Wahiawā


Wahiawā Reservoir and Irrigation Systems

The Wahiawā Reservoir (also known as Lake Wilson) is one of the largest reservoirs in all of Hawaiʻi and is the major source of agricultural water in the (moku) district of Waialua, Oʻahu. Water from Wahiawā reservoir is used to irrigate agricultural fields, including the Dole Plantation and a group of diversified agricultural projects on former Galbraith Estate lands collectively known as the Whitmore Project. The reservoir is also an important water source to smaller farmers in the moku of Waialua. This field trip will begin in Dole's lower fields and follow irrigation ditches, reservoirs, and pumps up to their largest source, the Wahiawā Reservoir Dam.

 

Mokulēʻia


Hawaiʻi Fish Company

Hawaiʻi Fish Company, Hawaii’s longest operating commercial aquaculture farm, was established in 1978. HFC’s North Shore AquaFarm has been successfully operating off the grid for more than 25 years, raising its North Shore Tilapia in floating cages located in a deep spring-fed pond. Tilapia from Hawaiʻi Fish Company is in high demand and is served nightly at James Beard Award-Winning Chef Alan Wong's restaurant in Honolulu. For more information, visit http://www.hawaiifishcompany.com/

 

Kamananui


Nā Mea Kūpono Loʻi Kalo

Nā Mea Kūpono is a loʻi kalo, or traditional wetland taro patch, located in the ahupua’a (land division) of Kamananui in the moku of Waialua. The organization's focus is education, restoration and preservation of a wetland eco-system, and sustainable food production. Nā Mea Kūpono utilizes place based and hands-on learning experiences to connect students, community members, and visitors to mahiʻai (farming) and other cultural practices so that the Hawaiian tradition of mālama ʻāina, or respecting and caring for the land, is perpetuated.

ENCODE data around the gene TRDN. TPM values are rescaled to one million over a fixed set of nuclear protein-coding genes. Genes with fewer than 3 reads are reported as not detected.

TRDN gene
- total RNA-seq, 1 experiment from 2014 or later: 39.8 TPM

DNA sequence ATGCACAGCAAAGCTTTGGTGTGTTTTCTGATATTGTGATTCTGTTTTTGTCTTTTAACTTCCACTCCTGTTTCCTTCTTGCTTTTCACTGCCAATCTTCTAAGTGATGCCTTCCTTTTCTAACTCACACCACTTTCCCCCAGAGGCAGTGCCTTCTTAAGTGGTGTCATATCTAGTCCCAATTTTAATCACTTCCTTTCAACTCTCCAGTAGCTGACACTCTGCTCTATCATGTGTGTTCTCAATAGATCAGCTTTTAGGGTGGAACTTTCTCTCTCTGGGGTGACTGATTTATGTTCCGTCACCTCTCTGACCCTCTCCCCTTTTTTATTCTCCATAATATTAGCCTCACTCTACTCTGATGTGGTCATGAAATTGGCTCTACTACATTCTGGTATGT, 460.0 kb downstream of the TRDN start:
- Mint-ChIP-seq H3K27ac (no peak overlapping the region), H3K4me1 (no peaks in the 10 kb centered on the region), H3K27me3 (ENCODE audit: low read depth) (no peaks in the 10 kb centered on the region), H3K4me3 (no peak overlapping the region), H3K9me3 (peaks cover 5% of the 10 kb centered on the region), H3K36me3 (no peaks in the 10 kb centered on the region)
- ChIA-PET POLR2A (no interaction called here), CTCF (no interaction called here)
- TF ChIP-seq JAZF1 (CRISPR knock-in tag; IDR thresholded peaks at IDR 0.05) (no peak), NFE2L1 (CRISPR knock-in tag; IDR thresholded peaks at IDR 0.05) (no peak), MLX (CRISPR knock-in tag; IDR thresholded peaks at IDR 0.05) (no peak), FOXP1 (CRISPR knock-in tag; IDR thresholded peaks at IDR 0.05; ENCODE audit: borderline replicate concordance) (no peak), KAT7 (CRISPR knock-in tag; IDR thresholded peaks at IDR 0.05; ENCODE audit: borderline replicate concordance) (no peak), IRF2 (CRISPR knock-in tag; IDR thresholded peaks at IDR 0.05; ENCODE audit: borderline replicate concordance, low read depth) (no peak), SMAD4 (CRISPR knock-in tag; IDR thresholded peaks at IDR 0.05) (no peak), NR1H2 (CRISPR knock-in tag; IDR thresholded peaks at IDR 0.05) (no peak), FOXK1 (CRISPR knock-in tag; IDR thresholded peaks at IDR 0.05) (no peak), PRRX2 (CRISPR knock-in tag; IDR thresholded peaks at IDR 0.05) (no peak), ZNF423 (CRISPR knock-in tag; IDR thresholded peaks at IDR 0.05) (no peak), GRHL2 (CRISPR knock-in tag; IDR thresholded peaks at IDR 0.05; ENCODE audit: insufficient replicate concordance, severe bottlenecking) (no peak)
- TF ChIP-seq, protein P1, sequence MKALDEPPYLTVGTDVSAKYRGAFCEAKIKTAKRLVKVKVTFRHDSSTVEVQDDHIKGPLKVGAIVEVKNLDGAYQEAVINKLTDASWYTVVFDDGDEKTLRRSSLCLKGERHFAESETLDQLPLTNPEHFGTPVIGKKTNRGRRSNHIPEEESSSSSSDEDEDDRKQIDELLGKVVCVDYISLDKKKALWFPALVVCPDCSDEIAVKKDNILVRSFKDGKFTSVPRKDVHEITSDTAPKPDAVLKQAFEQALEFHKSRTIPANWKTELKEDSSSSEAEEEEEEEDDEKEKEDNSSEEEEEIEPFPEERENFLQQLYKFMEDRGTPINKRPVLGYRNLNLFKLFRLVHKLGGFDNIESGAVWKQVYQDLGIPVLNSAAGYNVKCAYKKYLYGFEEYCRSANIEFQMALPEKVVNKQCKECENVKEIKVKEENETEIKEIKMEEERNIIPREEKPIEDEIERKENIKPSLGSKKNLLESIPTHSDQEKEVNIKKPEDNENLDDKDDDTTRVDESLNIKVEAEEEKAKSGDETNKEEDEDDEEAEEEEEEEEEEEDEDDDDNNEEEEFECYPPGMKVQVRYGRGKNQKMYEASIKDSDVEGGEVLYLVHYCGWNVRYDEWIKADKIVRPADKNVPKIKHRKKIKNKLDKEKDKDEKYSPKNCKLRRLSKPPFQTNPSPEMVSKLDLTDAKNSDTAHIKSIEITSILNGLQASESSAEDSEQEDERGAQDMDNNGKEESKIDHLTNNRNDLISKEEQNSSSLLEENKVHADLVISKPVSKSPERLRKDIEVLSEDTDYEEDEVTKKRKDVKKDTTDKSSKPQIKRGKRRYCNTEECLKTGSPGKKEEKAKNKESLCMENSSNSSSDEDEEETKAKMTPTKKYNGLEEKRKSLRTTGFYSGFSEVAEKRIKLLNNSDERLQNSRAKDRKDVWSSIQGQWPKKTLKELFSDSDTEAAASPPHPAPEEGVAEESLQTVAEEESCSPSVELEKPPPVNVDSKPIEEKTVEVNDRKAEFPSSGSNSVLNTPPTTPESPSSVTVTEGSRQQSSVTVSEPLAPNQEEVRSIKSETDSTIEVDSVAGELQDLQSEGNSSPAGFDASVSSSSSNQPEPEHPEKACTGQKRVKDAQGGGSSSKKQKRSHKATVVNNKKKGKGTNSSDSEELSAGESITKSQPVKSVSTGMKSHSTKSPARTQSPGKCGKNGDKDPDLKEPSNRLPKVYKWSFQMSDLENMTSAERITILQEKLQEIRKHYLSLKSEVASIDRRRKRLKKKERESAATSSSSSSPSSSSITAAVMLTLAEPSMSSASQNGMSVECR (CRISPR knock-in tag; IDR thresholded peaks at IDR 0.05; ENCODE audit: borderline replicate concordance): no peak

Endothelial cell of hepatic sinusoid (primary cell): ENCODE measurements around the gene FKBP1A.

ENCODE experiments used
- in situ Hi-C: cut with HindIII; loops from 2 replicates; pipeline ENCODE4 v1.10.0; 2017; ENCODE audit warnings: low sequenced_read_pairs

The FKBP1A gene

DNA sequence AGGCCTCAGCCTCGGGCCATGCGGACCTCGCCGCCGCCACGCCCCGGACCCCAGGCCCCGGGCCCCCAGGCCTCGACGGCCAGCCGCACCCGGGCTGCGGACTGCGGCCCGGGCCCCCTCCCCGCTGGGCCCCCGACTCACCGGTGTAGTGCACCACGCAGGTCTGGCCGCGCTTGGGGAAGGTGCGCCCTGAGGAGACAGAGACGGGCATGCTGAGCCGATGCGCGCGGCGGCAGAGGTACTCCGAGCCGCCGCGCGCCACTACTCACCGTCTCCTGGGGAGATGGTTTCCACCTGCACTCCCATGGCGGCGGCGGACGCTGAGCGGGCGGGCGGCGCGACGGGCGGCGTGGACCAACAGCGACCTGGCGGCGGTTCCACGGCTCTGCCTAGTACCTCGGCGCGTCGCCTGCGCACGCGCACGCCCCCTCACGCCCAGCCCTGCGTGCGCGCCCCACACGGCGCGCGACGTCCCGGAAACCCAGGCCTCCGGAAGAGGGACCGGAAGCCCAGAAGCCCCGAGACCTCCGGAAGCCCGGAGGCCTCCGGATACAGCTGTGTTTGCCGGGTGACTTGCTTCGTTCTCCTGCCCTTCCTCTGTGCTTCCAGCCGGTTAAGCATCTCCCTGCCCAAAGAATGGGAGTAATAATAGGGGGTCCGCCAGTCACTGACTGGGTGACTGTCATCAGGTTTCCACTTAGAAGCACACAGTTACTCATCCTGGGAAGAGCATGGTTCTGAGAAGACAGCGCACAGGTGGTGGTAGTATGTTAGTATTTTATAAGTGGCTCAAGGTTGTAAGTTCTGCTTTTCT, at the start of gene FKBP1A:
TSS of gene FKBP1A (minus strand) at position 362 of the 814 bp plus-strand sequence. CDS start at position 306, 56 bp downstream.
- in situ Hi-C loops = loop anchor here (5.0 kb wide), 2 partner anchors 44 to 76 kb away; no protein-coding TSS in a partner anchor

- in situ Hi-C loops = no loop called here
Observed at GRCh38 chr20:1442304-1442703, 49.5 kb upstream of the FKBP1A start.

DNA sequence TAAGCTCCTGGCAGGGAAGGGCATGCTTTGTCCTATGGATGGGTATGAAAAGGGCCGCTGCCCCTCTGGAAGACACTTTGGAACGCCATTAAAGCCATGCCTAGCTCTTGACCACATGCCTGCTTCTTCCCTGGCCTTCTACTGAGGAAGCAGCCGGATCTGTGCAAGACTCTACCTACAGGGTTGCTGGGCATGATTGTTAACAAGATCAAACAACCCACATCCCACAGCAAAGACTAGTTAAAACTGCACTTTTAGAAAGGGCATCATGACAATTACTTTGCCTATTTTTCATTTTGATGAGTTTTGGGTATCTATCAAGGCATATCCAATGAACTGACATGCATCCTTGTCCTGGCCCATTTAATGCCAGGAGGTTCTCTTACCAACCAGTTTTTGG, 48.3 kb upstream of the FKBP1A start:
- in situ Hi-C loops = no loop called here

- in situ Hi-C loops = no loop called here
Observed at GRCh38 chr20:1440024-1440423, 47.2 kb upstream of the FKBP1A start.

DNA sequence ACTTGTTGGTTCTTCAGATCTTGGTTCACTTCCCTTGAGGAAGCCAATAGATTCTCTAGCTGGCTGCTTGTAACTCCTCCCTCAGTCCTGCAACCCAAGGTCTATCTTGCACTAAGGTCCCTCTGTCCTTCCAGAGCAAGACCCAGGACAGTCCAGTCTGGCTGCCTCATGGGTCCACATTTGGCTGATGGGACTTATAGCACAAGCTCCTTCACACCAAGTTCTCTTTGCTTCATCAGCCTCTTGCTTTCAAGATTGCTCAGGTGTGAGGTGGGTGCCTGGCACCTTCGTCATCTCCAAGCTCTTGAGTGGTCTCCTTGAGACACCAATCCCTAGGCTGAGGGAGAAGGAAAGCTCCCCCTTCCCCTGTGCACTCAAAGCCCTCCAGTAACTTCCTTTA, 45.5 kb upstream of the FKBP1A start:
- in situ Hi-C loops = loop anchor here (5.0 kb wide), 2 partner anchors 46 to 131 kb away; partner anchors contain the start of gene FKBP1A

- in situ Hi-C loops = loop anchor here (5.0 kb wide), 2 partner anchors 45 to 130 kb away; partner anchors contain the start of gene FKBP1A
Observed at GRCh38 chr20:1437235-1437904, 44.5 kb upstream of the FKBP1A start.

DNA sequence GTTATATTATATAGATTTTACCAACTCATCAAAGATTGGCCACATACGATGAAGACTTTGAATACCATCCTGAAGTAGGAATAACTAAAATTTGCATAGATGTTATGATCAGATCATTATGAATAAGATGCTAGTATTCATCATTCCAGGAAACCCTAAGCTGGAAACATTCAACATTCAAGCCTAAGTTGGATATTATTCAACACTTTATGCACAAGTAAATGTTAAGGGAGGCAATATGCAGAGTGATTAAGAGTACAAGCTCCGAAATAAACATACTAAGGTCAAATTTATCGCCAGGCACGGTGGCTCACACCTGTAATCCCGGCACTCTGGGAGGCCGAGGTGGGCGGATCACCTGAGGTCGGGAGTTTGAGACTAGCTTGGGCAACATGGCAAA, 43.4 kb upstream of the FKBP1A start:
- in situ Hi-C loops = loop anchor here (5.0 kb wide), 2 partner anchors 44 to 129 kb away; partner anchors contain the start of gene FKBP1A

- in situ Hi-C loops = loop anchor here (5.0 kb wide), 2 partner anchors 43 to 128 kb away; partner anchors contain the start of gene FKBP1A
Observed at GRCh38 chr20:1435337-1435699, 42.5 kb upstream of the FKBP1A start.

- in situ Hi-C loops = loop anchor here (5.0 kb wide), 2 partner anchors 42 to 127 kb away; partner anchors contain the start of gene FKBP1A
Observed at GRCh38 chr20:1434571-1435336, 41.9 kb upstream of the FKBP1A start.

Kawailoa


Loko Ea and Ukoʻa Fishponds

Loko Ea and Ukoʻa are two distinct loko puʻuone, or sand-dune ponds connected to the sea by a stream or ditch, found in the land division of Kawailoa, Waialua. Together, they make up the third largest existing wetland on the island of Oʻahu. These fishponds once helped to sustain the community by providing aquatic food resources like native fish and seaweed. Over time, the ponds have unfortunately taken on an unprecedented amount of stress due to surrounding developments, mismanagement of resources and lack of continuous cultural practices. Today, Loko Ea is on a path to restoration with the help of the Mālama Loko Ea Foundation. Ukoʻa has also began a remediation process through the efforts by local land management company Pono Pacific. The University of Hawaiʻi at Mānoa's anthropology department also conducted their most recent North Shore Field School at ancient Hawaiian habitation sites near Ukoʻa. Participants of this field trip will visit both Loko Ea and Ukoʻa and learn about their rich history as well as the many restoration efforts that are currently striving to return these valuable ponds to their former productivity.